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Infected aortic and iliac aneurysms:Clinical manifestations in the emergency departments of two hospitals in southern Taiwan, China

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Chang-Chih Tsai1, Chien-Chin Hsu2, Kuo-Tai Chen3

 

1 Emergency Department, Chi-Mei Medical Center, Tainan, China

 

2 Department of Biotechnology, Southern Tainan University of Technology, Tainan, China

 

3 Department of Emergency Medicine, Taipei Medical University, Taipei, China

 

Corresponding Author: Kuo-Tai Chen, Email: 890502@mail.chimei.org.tw

 

© 2017 World Journal of Emergency Medicine

 

DOI: 10.5847/wjem.j.1920–8642.2017.02.007

 

BACKGROUND: Accurate diagnosis of infected aortic and iliac aneurysms is often delayed, hampering timely treatment and potentially resulting in a fatal consequence. The aim of this study was to discover useful clinical features that can help physicians to identify these patients.

METHODS: We reviewed the discharge notes from two hospitals and identified all patients who had a diagnosis of infected aneurysms of the thoracoabdominal aorta and iliac arteries between July 2009 and December 2013. Eighteen patients, aged from 41 to 93, were reviewed. Only 6 patients were diagnosed accurately in their first visit to our ED.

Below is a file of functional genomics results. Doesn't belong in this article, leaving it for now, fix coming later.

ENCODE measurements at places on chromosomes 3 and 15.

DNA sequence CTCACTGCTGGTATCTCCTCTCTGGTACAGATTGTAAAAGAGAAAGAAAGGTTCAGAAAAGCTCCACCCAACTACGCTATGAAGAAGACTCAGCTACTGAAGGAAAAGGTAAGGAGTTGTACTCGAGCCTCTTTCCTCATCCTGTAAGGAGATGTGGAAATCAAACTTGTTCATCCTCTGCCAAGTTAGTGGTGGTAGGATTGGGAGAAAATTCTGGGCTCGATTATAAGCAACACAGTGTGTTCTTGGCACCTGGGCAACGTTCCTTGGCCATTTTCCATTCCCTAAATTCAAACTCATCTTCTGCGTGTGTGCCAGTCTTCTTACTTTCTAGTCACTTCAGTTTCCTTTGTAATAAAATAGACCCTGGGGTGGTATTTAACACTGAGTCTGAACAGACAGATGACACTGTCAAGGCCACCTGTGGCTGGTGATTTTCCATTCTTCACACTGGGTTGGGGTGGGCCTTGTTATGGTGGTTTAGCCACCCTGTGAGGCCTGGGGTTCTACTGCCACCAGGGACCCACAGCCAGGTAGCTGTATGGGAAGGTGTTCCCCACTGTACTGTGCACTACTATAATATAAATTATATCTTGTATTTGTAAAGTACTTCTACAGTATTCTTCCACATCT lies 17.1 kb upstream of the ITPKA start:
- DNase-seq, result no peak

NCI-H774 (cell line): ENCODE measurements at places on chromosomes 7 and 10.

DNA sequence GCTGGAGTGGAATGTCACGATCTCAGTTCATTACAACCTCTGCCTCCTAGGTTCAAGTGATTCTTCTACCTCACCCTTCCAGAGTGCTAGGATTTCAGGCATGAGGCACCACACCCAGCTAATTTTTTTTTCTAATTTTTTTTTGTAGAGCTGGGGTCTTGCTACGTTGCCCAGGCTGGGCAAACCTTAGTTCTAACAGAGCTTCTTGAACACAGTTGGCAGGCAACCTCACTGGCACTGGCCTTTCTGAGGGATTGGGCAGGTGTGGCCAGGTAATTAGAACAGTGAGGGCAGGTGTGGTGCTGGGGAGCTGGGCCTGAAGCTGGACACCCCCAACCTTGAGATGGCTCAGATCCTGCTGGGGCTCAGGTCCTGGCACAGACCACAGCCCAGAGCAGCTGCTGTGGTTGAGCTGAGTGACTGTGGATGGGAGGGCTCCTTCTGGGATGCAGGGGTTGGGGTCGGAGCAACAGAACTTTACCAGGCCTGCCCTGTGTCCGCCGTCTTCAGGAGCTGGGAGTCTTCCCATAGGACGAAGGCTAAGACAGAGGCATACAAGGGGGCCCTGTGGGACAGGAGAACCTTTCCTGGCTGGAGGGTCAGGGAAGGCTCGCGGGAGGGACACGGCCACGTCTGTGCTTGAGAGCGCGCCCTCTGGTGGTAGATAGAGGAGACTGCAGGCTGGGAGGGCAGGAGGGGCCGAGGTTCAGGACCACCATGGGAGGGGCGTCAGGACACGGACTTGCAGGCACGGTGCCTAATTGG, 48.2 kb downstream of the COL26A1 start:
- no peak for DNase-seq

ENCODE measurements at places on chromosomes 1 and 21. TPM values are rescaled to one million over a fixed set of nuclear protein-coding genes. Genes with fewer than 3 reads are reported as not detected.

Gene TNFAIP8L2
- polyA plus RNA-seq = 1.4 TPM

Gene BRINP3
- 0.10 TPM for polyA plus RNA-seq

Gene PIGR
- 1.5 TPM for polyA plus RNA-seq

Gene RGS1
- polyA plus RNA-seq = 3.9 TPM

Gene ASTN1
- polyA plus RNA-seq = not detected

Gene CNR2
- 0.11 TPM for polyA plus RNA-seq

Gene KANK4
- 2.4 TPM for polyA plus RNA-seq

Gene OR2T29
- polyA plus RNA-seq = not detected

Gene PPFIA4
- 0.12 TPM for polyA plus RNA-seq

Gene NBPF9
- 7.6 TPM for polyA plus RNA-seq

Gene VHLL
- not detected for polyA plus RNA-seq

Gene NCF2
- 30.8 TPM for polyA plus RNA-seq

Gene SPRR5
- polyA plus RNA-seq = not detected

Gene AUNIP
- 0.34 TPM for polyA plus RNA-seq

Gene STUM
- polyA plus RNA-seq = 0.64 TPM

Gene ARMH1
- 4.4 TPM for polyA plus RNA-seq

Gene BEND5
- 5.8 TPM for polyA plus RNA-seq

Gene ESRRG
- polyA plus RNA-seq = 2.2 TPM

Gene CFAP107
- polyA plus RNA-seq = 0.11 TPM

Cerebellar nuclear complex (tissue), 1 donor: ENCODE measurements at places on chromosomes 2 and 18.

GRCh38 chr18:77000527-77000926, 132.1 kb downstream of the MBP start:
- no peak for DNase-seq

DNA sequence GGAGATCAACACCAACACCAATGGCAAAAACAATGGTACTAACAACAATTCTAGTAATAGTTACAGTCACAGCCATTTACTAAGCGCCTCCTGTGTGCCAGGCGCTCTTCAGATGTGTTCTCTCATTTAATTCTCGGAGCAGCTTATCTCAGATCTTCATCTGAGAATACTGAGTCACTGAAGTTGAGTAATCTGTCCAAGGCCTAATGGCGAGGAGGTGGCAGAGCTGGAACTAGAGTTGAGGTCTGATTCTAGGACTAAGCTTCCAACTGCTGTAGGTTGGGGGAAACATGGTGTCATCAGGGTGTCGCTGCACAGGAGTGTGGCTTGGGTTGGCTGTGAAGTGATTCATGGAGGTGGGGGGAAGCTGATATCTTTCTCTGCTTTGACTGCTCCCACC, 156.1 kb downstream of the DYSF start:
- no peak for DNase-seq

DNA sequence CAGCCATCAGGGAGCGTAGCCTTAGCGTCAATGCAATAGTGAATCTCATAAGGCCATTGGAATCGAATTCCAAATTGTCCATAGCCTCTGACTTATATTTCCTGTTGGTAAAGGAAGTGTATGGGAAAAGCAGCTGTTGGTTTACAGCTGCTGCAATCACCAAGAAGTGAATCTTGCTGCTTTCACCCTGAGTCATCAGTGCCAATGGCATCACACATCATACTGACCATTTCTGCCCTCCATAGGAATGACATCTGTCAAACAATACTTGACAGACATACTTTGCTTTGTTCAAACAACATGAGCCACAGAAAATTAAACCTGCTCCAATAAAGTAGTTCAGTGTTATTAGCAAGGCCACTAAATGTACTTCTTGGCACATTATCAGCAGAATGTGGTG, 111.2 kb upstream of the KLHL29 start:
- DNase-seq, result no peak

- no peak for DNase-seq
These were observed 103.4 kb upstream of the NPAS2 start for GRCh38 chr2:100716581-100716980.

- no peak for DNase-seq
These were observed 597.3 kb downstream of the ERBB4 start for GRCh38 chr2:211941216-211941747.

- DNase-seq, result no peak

RESULTS: Most patients had at least one underlying illness, and it took 1 to 30 (9.9±6.5) days for physicians to diagnose their infected aneurysm. Localized pain and fever were the two most commonly presented symptoms. The majority (92%) of isolated microorganisms were gram-negative bacilli, including Salmonella spp, Klebsiella pneumoniae, and Escherichia coli. Two of the 3 patients who underwent non-operative therapy died, and all of the patients who underwent a combination of medical and operative therapies survived.

CONCLUSION: We suggest that physicians liberally use computed tomography scans on patients with unknown causes of pain and inflammatory processes. A combination of surgical and medical treatments is indicated for all patients with infected aortic and iliac aneurysms.

(World J Emerg Med 2017;8(2):121–125)

 

KEY WORDS: Infected aneurysm; Salmonella; Misdiagnosis; Emergency department; Clinical manifestation

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